ResultsAt 36 months, the Kaplan–Meier survival analysis showed a cumulative estimate rate of 85% for the MTA group and 52% for the CH group (P = 0.006). There was no significant association between the capping material and postoperative pain.
ConclusionsMineral trioxide aggregate performed more effectively than a conventional CH liner as a direct pulp capping material in molars with carious pulpal exposure in adult patients. This study has been registered at ClinicalTrials.gov, number NCT01224925.
Monday, December 12, 2016
Apical negative pressure irrigation versus syringe irrigation: a systematic review of cleaning and disinfection of the root canal system
- Accepted manuscript online:
- Full publication history
- DOI: 10.1111/iej.12725
Friday, December 09, 2016
Sunstar and Pennwell to Launch RDH Graduate e-Newsletter Monthly e-newsletter to target dental hygiene students and new graduates
SCHAUMBURG, ILLINOIS, December 7, 2016— Sunstar Americas announced today that it is joining forces with PennWell’s RDH magazine to launch a new monthly e-newsletter in January 2017. Called RDH Graduate, the e-newsletter’s content will target recent dental hygiene graduates as well as dental hygiene students.
“Students and new graduates are the future of our remarkable profession,” said Jackie Sanders, Manager of Professional Relations for Sunstar. “We are looking forward to working closely with our friends at RDH to provide these up and coming dental hygiene professionals with information and tools that can help make their careers as productive and rewarding as possible.” She added that each month’s edition will have a focused theme, opportunities to receive free product and win prizes, and even a chance to be a guest author.
“We are very excited by the partnership we have with Sunstar,” said Craig Dickson, publisher of the dental group at PennWell. “Our objective has always been for RDH Graduate to meet the information needs that newcomers to the dental hygiene profession have. Sunstar, which also collaborates with us on the Sunstar/RDH Award of Distinction program, feels the same way about giving the right tools for the newest members of the profession to use. As a result, we have been putting our heads together in a collaborative fashion to develop content for the RDH Graduate audience, and I am very encouraged by the progress that the two companies have made.”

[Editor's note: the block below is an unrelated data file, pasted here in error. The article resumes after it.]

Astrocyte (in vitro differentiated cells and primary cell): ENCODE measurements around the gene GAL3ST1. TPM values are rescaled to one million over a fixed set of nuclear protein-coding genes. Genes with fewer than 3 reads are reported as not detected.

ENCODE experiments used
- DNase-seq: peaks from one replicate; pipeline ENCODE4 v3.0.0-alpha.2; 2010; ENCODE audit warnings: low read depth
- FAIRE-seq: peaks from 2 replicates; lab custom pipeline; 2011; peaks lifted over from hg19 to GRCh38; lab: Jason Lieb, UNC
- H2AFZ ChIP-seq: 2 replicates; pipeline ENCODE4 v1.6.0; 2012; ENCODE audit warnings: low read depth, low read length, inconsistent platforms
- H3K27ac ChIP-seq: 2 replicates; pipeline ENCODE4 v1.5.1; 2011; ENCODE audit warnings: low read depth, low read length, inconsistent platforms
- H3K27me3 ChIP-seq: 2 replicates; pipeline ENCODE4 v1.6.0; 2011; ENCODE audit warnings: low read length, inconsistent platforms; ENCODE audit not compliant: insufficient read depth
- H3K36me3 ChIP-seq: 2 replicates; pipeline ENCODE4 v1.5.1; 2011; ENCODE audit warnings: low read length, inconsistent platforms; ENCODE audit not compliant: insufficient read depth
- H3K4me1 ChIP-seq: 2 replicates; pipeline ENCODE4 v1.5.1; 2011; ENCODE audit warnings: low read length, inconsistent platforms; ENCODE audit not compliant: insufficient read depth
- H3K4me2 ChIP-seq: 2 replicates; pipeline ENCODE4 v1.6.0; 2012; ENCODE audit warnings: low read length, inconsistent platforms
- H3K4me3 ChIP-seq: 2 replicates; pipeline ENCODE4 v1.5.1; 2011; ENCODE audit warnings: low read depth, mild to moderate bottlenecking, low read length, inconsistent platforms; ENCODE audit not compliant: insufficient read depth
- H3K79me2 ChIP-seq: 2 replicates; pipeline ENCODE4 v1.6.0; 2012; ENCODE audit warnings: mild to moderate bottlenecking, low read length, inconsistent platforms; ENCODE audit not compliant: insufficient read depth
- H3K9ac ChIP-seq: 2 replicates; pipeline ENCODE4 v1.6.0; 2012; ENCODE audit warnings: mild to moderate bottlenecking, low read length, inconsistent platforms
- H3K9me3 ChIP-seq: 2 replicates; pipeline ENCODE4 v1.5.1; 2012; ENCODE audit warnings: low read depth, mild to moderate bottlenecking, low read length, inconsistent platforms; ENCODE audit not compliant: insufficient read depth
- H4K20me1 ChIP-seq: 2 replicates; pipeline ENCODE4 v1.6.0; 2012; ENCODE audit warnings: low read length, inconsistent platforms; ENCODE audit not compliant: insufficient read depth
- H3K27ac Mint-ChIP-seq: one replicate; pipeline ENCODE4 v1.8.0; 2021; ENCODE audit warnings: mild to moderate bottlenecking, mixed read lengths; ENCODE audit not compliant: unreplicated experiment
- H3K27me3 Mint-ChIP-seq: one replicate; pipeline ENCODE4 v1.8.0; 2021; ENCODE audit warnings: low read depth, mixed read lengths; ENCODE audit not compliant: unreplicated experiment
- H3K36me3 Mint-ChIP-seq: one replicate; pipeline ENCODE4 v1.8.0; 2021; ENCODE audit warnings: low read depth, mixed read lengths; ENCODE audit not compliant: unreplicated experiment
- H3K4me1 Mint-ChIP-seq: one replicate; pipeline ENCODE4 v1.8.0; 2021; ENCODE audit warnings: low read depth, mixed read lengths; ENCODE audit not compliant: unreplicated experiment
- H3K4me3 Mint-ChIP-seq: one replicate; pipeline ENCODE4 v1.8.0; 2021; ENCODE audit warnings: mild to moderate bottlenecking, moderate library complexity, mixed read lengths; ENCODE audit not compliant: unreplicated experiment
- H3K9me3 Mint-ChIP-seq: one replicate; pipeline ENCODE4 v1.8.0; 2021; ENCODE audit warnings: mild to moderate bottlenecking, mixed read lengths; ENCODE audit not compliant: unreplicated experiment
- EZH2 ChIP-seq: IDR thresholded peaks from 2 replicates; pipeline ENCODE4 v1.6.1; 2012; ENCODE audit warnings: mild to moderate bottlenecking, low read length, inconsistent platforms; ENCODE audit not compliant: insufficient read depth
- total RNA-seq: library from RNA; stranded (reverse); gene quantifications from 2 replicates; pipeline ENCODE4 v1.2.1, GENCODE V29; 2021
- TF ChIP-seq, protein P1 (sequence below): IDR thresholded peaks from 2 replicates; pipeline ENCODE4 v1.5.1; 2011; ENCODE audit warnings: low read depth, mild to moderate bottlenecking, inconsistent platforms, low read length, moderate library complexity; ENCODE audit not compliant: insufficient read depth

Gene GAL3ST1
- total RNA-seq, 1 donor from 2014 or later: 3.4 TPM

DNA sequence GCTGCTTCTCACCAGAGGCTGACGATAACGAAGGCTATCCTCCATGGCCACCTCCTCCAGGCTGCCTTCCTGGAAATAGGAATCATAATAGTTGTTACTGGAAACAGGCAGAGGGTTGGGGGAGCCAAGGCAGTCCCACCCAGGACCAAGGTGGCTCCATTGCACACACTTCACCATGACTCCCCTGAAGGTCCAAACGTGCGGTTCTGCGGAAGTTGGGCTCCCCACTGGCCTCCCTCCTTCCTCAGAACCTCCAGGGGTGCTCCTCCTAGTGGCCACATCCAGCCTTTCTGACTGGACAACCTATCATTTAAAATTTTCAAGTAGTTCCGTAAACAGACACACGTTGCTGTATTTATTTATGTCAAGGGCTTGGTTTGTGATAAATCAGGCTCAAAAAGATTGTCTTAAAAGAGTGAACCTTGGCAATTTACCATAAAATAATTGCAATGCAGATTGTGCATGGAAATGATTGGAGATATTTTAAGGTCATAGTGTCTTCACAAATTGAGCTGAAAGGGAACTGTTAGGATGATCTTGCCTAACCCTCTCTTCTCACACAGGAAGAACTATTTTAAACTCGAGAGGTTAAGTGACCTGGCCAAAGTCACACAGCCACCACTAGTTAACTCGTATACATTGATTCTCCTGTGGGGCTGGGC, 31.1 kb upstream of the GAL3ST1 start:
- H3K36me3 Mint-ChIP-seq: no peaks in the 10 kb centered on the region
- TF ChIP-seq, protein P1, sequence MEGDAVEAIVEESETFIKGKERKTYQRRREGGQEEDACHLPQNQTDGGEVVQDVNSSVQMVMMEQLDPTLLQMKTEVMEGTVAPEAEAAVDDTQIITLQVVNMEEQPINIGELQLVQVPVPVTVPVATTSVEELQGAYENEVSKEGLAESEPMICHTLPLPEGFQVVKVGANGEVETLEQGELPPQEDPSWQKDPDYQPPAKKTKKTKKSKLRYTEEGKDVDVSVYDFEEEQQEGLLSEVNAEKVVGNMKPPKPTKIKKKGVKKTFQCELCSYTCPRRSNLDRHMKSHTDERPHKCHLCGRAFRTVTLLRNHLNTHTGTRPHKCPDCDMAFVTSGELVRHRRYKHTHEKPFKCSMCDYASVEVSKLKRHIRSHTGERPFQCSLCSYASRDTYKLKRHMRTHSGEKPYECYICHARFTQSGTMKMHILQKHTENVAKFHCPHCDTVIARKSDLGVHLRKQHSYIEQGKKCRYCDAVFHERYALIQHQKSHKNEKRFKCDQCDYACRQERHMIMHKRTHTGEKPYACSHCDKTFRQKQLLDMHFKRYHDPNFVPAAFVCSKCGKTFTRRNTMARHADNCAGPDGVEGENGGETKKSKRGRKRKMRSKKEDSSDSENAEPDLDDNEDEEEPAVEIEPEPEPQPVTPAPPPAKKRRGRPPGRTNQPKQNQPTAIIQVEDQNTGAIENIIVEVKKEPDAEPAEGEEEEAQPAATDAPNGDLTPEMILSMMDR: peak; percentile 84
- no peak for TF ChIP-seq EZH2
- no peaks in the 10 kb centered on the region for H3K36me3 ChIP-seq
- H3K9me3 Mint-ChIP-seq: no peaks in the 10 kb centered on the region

Dental hygiene students and recent dental hygiene graduates can sign up for the RDH Graduate e-newsletter at http://www.rdhmag.com/news-letter.html.
For more information about Sunstar, please visit http://www.gumbrand.com/.
About Sunstar Americas
Sunstar Americas, Inc. is a member of the Sunstar Group of companies, a global organization headquartered in Switzerland that serves oral health care professionals and consumers in 90 countries around the world. Sunstar’s mission is to enhance the health and well-being of people everywhere via its four business areas: mouth and body, health and beauty, healthy home, safety and technology. Sunstar Americas, Inc. provides quality oral care products under the GUM®, Butler® and GUIDOR® brands.
Thursday, December 08, 2016
BACKGROUND AND OVERVIEW:There is a lack of clinical research on the potential effect of cannabis use on the periodontium as well as its effect on treatment outcomes. The aim of this case report is to illustrate the clinical presentation of periodontal disease in a young woman who was a chronic cannabis user, as well as successful treatment involving motivating the patient to quit cannabis use and undergo nonsurgical and surgical therapy.
CASE DESCRIPTION:A 23-year-old woman sought care at the dental clinic for periodontal treatment. During a review of her medical history, the patient reported using cannabis frequently during a 3-year period, which coincided with the occurrence of gingival inflammation. She used cannabis in the form of cigarettes that were placed at the mandibular anterior region of her mouth for prolonged periods. Localized prominent papillary and marginal gingival enlargement of the anterior mandible were present. The mandibular anterior teeth showed localized severe chronic periodontitis. The clinicians informed the patient about the potentially detrimental consequences of continued cannabis use; she was encouraged to quit, which she did. The clinicians performed nonsurgical therapy (scaling and root planing) and osseous surgery. The treatment outcome was evaluated over 6 months; improved radiographic and clinical results were observed throughout the follow-up period.
CONCLUSIONS AND PRACTICAL IMPLICATIONS:Substantial availability and usage of cannabis, specifically among young adults, requires dentists to be vigilant about clinical indications of cannabis use and to provide appropriate treatments. Behavioral modification, nonsurgical therapy, and surgical therapy offer the potential for successful management of cannabis-related periodontitis.
Wednesday, December 07, 2016
Tuesday, December 06, 2016
Monday, December 05, 2016
Friday, December 02, 2016
“The new Liquid Magic provides an improved depth of cure,” stated Ed Matthews, vice president of sales for TAUB Products. “It can be used to fill and seal implant abutment access holes in place of cotton or Teflon tape.”
Liquid Magic and other fine TAUB products will be featured in Booth 2706 at the upcoming Greater New York Dental Meeting, November 27-30.